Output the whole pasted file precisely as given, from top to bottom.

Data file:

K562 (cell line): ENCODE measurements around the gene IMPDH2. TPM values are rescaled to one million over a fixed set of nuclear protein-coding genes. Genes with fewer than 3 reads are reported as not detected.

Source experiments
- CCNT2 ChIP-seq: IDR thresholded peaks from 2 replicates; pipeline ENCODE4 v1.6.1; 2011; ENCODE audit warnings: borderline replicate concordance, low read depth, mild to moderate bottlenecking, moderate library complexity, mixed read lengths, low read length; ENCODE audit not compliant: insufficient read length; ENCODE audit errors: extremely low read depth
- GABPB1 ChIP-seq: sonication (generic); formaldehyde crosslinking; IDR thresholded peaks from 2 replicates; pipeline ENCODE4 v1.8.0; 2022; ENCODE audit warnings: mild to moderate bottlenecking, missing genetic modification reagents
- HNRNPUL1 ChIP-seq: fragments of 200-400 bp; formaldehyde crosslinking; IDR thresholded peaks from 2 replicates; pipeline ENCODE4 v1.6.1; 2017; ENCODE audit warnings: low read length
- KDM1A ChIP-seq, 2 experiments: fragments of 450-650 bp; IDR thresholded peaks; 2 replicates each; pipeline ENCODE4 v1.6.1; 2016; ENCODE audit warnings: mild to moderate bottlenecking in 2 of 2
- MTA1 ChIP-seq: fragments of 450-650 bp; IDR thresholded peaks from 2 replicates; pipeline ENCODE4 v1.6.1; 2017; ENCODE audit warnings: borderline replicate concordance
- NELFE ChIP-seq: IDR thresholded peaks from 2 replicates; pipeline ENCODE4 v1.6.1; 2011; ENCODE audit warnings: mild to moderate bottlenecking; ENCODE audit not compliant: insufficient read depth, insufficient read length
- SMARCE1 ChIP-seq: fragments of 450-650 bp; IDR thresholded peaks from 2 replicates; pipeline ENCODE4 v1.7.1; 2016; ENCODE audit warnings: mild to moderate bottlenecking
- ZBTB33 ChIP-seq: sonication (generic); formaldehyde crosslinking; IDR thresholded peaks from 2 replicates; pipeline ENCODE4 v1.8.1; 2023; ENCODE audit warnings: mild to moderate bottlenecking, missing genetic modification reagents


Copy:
K562 (cell line): ENCODE measurements around the gene IMPDH2. TPM values are rescaled to one million over a fixed set of nuclear protein-coding genes. Genes with fewer than 3 reads are reported as not detected.

Source experiments
- CCNT2 ChIP-seq: IDR thresholded peaks from 2 replicates; pipeline ENCODE4 v1.6.1; 2011; ENCODE audit warnings: borderline replicate concordance, low read depth, mild to moderate bottlenecking, moderate library complexity, mixed read lengths, low read length; ENCODE audit not compliant: insufficient read length; ENCODE audit errors: extremely low read depth
- GABPB1 ChIP-seq: sonication (generic); formaldehyde crosslinking; IDR thresholded peaks from 2 replicates; pipeline ENCODE4 v1.8.0; 2022; ENCODE audit warnings: mild to moderate bottlenecking, missing genetic modification reagents
- HNRNPUL1 ChIP-seq: fragments of 200-400 bp; formaldehyde crosslinking; IDR thresholded peaks from 2 replicates; pipeline ENCODE4 v1.6.1; 2017; ENCODE audit warnings: low read length
- KDM1A ChIP-seq, 2 experiments: fragments of 450-650 bp; IDR thresholded peaks; 2 replicates each; pipeline ENCODE4 v1.6.1; 2016; ENCODE audit warnings: mild to moderate bottlenecking in 2 of 2
- MTA1 ChIP-seq: fragments of 450-650 bp; IDR thresholded peaks from 2 replicates; pipeline ENCODE4 v1.6.1; 2017; ENCODE audit warnings: borderline replicate concordance
- NELFE ChIP-seq: IDR thresholded peaks from 2 replicates; pipeline ENCODE4 v1.6.1; 2011; ENCODE audit warnings: mild to moderate bottlenecking; ENCODE audit not compliant: insufficient read depth, insufficient read length
- SMARCE1 ChIP-seq: fragments of 450-650 bp; IDR thresholded peaks from 2 replicates; pipeline ENCODE4 v1.7.1; 2016; ENCODE audit warnings: mild to moderate bottlenecking
- ZBTB33 ChIP-seq: sonication (generic); formaldehyde crosslinking; IDR thresholded peaks from 2 replicates; pipeline ENCODE4 v1.8.1; 2023; ENCODE audit warnings: mild to moderate bottlenecking, missing genetic modification reagents